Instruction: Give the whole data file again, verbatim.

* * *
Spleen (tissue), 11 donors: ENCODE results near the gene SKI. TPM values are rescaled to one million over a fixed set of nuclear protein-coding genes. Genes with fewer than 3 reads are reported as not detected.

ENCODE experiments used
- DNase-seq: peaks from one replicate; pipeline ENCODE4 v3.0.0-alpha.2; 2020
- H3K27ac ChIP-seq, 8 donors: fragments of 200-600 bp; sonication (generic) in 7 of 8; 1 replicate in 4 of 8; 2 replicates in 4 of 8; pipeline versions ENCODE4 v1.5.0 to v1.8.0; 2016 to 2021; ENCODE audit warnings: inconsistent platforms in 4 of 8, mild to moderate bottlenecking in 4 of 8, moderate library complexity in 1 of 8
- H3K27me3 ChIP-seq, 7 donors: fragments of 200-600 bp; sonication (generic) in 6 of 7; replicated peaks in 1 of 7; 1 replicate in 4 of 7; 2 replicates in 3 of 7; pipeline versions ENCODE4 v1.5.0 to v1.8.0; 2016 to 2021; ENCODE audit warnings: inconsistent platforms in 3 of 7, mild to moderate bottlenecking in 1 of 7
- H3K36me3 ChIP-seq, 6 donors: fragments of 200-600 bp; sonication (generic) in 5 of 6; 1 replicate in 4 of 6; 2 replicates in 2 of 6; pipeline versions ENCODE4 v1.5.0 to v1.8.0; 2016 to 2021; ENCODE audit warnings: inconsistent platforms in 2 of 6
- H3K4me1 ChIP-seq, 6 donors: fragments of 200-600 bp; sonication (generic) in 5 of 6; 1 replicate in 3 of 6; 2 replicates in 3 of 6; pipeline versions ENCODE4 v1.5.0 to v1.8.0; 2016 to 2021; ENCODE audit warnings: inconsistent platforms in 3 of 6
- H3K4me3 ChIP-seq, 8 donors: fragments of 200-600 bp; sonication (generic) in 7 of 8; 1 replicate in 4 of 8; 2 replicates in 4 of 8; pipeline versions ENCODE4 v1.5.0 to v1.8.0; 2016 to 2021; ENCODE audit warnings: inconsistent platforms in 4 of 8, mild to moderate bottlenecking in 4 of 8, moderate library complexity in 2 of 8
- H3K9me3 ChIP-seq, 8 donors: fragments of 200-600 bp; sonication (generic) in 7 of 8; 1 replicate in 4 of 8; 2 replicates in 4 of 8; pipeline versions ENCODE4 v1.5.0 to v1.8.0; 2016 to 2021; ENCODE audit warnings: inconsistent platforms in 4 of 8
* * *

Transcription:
Spleen (tissue), 11 donors: ENCODE results near the gene SKI. TPM values are rescaled to one million over a fixed set of nuclear protein-coding genes. Genes with fewer than 3 reads are reported as not detected.

ENCODE experiments used
- DNase-seq: peaks from one replicate; pipeline ENCODE4 v3.0.0-alpha.2; 2020
- H3K27ac ChIP-seq, 8 donors: fragments of 200-600 bp; sonication (generic) in 7 of 8; 1 replicate in 4 of 8; 2 replicates in 4 of 8; pipeline versions ENCODE4 v1.5.0 to v1.8.0; 2016 to 2021; ENCODE audit warnings: inconsistent platforms in 4 of 8, mild to moderate bottlenecking in 4 of 8, moderate library complexity in 1 of 8
- H3K27me3 ChIP-seq, 7 donors: fragments of 200-600 bp; sonication (generic) in 6 of 7; replicated peaks in 1 of 7; 1 replicate in 4 of 7; 2 replicates in 3 of 7; pipeline versions ENCODE4 v1.5.0 to v1.8.0; 2016 to 2021; ENCODE audit warnings: inconsistent platforms in 3 of 7, mild to moderate bottlenecking in 1 of 7
- H3K36me3 ChIP-seq, 6 donors: fragments of 200-600 bp; sonication (generic) in 5 of 6; 1 replicate in 4 of 6; 2 replicates in 2 of 6; pipeline versions ENCODE4 v1.5.0 to v1.8.0; 2016 to 2021; ENCODE audit warnings: inconsistent platforms in 2 of 6
- H3K4me1 ChIP-seq, 6 donors: fragments of 200-600 bp; sonication (generic) in 5 of 6; 1 replicate in 3 of 6; 2 replicates in 3 of 6; pipeline versions ENCODE4 v1.5.0 to v1.8.0; 2016 to 2021; ENCODE audit warnings: inconsistent platforms in 3 of 6
- H3K4me3 ChIP-seq, 8 donors: fragments of 200-600 bp; sonication (generic) in 7 of 8; 1 replicate in 4 of 8; 2 replicates in 4 of 8; pipeline versions ENCODE4 v1.5.0 to v1.8.0; 2016 to 2021; ENCODE audit warnings: inconsistent platforms in 4 of 8, mild to moderate bottlenecking in 4 of 8, moderate library complexity in 2 of 8
- H3K9me3 ChIP-seq, 8 donors: fragments of 200-600 bp; sonication (generic) in 7 of 8; 1 replicate in 4 of 8; 2 replicates in 4 of 8; pipeline versions ENCODE4 v1.5.0 to v1.8.0; 2016 to 2021; ENCODE audit warnings: inconsistent platforms in 4 of 8